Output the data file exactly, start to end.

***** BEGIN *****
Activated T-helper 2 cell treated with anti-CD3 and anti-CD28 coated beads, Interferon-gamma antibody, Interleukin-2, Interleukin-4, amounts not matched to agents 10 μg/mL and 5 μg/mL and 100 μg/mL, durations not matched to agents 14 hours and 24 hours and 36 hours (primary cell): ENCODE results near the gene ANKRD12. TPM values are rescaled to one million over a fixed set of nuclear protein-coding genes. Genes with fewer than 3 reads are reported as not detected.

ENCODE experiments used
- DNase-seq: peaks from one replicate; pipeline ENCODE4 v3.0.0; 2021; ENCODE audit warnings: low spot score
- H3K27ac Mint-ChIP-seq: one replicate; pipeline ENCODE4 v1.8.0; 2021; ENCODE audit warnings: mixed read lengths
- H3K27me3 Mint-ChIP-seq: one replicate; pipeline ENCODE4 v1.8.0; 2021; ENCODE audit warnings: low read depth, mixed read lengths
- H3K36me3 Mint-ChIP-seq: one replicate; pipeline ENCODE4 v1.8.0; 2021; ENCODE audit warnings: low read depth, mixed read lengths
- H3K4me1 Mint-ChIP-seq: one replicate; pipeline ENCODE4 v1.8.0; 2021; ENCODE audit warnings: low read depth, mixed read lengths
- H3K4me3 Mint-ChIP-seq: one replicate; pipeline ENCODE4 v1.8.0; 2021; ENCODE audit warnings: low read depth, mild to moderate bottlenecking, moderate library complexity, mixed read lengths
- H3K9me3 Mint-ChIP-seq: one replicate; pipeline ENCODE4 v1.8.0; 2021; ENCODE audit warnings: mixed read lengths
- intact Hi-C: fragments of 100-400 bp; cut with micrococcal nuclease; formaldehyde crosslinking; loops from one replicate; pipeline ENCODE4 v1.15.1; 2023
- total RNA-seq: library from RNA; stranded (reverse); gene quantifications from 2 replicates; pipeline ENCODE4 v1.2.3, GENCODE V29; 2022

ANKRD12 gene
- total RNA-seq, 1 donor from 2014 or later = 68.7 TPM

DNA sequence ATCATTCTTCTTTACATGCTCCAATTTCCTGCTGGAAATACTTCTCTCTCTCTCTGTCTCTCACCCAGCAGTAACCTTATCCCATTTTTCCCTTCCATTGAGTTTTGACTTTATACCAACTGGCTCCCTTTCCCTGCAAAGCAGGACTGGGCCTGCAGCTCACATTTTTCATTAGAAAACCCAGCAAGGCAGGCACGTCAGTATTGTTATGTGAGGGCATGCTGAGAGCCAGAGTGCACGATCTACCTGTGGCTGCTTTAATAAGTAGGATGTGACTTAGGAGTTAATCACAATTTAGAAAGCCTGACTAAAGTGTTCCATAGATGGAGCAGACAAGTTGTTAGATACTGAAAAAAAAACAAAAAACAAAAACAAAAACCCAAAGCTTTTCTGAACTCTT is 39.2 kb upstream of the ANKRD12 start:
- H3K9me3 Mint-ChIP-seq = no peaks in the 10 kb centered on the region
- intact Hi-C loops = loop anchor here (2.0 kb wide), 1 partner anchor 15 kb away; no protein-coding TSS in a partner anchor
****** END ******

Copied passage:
Activated T-helper 2 cell treated with anti-CD3 and anti-CD28 coated beads, Interferon-gamma antibody, Interleukin-2, Interleukin-4, amounts not matched to agents 10 μg/mL and 5 μg/mL and 100 μg/mL, durations not matched to agents 14 hours and 24 hours and 36 hours (primary cell): ENCODE results near the gene ANKRD12. TPM values are rescaled to one million over a fixed set of nuclear protein-coding genes. Genes with fewer than 3 reads are reported as not detected.

ENCODE experiments used
- DNase-seq: peaks from one replicate; pipeline ENCODE4 v3.0.0; 2021; ENCODE audit warnings: low spot score
- H3K27ac Mint-ChIP-seq: one replicate; pipeline ENCODE4 v1.8.0; 2021; ENCODE audit warnings: mixed read lengths
- H3K27me3 Mint-ChIP-seq: one replicate; pipeline ENCODE4 v1.8.0; 2021; ENCODE audit warnings: low read depth, mixed read lengths
- H3K36me3 Mint-ChIP-seq: one replicate; pipeline ENCODE4 v1.8.0; 2021; ENCODE audit warnings: low read depth, mixed read lengths
- H3K4me1 Mint-ChIP-seq: one replicate; pipeline ENCODE4 v1.8.0; 2021; ENCODE audit warnings: low read depth, mixed read lengths
- H3K4me3 Mint-ChIP-seq: one replicate; pipeline ENCODE4 v1.8.0; 2021; ENCODE audit warnings: low read depth, mild to moderate bottlenecking, moderate library complexity, mixed read lengths
- H3K9me3 Mint-ChIP-seq: one replicate; pipeline ENCODE4 v1.8.0; 2021; ENCODE audit warnings: mixed read lengths
- intact Hi-C: fragments of 100-400 bp; cut with micrococcal nuclease; formaldehyde crosslinking; loops from one replicate; pipeline ENCODE4 v1.15.1; 2023
- total RNA-seq: library from RNA; stranded (reverse); gene quantifications from 2 replicates; pipeline ENCODE4 v1.2.3, GENCODE V29; 2022

ANKRD12 gene
- total RNA-seq, 1 donor from 2014 or later = 68.7 TPM

DNA sequence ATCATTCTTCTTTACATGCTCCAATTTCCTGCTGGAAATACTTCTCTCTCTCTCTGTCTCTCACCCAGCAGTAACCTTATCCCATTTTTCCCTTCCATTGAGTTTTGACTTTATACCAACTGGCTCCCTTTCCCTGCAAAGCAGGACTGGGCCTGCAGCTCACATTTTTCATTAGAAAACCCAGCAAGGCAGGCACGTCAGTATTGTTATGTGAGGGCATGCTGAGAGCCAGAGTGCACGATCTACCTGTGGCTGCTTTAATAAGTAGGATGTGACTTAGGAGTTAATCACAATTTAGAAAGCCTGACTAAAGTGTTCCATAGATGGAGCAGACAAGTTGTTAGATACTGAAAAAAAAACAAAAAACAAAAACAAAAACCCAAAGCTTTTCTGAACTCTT is 39.2 kb upstream of the ANKRD12 start:
- H3K9me3 Mint-ChIP-seq = no peaks in the 10 kb centered on the region
- intact Hi-C loops = loop anchor here (2.0 kb wide), 1 partner anchor 15 kb away; no protein-coding TSS in a partner anchor